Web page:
New strategy to protect developing brain from prenatal stress

Giving a neuroprotective molecule during pregnancy prevents long-term neurodevelopmental problems associated with prenatal stress.


Working in a mouse model, scientists from the University of Iowa and University Hospitals Cleveland Medical Center demonstrates that offspring can be protected from the effects of prenatal stress. Scientists find a new strategy that includes administering a neuroprotective compound during pregnancy.

Various studies have already suggested the long-lasting impact of stress during pregnancy, leading to neuropsychiatric impairment in offspring during early life and adulthood. In this study, scientists focused on discovering neuroprotective treatments, exemplified by the pharmacologic agent used here, known as P7C3-A20, which has previously been shown to protect the adult brain from injury.

Rachel Schroeder, a student in the UI Interdisciplinary Graduate Program in Neuroscience, said, “Prenatal stress increases the risk for offspring to have neurodevelopmental problems. We wanted to know whether the P7C3-A20 compound protected the embryonic brain from damage. Our results show that offspring are protected from the negative effects of stress when the mothers are treated with P7C3-A20 during the same time.”

In a past study, scientists discovered that P7C3-A20 enables nerve cells to maintain normal levels of an energy molecule known as nicotinamide adenine dinucleotide (NAD+) under toxic or injury conditions that are otherwise overwhelming and energy-depleting for the cell.

In this study, scientists showed that chronic prenatal stress in mice disrupted the embryonic brain’s NAD+-synthesis machinery, which led to degeneration of nerve cell axons, learning deficits, and depression-like behavior when the offspring reached adulthood. Schroeder demonstrated that when prenatally-stressed pregnant mice were simultaneously treated with P7C3-A20, their offspring were protected from these negative effects.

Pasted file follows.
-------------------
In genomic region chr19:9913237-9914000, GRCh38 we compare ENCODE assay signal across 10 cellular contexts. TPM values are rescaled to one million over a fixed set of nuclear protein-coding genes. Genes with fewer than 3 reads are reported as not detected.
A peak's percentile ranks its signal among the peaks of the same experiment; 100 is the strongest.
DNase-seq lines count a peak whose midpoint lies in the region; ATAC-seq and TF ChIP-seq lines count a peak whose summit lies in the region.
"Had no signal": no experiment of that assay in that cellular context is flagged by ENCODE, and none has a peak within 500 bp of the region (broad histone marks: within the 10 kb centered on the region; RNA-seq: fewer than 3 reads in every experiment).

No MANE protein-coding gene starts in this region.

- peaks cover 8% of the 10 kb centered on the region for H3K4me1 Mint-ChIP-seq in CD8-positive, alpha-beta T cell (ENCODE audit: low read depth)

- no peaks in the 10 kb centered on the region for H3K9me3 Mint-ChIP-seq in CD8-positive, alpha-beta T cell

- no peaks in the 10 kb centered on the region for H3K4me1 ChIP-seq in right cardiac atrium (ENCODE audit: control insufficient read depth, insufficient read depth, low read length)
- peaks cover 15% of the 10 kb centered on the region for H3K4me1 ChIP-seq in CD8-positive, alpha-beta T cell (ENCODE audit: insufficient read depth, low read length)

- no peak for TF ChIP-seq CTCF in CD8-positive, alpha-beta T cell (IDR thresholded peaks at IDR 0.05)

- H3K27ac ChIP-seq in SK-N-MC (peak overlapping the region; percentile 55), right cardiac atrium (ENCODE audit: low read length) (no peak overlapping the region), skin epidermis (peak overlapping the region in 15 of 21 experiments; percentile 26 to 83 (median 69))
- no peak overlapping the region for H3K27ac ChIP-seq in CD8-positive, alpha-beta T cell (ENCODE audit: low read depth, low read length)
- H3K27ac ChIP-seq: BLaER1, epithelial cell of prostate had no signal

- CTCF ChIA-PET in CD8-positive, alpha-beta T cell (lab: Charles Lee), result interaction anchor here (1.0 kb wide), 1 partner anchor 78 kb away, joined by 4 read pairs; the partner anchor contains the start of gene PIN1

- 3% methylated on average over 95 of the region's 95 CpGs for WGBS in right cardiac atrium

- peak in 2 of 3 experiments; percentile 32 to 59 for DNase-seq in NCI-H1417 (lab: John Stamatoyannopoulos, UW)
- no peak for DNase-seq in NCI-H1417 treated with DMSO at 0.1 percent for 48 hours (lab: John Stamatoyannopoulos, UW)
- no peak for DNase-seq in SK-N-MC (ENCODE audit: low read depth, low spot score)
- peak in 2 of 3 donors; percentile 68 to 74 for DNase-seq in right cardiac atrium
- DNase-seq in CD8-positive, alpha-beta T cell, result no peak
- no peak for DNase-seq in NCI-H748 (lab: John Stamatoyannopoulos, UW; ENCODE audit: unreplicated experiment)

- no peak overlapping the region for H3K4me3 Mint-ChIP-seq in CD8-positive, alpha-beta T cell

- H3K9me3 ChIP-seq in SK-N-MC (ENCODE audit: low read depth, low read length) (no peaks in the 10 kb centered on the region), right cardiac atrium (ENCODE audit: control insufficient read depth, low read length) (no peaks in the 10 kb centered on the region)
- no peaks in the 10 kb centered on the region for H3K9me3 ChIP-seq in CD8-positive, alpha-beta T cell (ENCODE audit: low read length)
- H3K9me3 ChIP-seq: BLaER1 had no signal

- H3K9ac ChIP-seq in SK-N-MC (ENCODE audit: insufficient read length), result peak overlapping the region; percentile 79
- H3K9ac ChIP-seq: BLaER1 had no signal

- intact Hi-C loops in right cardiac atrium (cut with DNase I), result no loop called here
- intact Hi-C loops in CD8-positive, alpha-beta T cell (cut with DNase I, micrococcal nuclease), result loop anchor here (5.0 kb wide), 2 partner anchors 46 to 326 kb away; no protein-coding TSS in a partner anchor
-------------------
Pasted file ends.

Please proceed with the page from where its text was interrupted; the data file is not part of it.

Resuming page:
Schroeder said, “By stabilizing critical NAD+-producing mechanisms, we enabled the developing embryonic brain to continue developing normally despite the stress.”

Andrew A. Pieper, MD, Ph.D., a former UI faculty member, said, “Though there are many challenges associated with administering medicines during pregnancy, Rachel Schroeder’s discovery represents an exciting move forward in understanding how prenatal stress harms the brain and strategies for protecting the developing embryo.”

Hanna Stevens, MD, Ph.D., UI associate professor of psychiatry, said“This study represents an important proof of concept for a new approach to early prevention of neuropsychiatric problems. Neuropsychiatric problems are the most common chronic illnesses of young people, which means we need many more ways to protect the brain as it develops. Our lab is focused on mechanisms of brain development prenatally, a critical time when we could make a difference.”

Journal Reference:
  1. Rachel Schroeder et al. Maternal P7C3-A20 treatment protects offspring from neuropsychiatric sequelae of prenatal stress. DOI: 10.1089/ars.2020.8227
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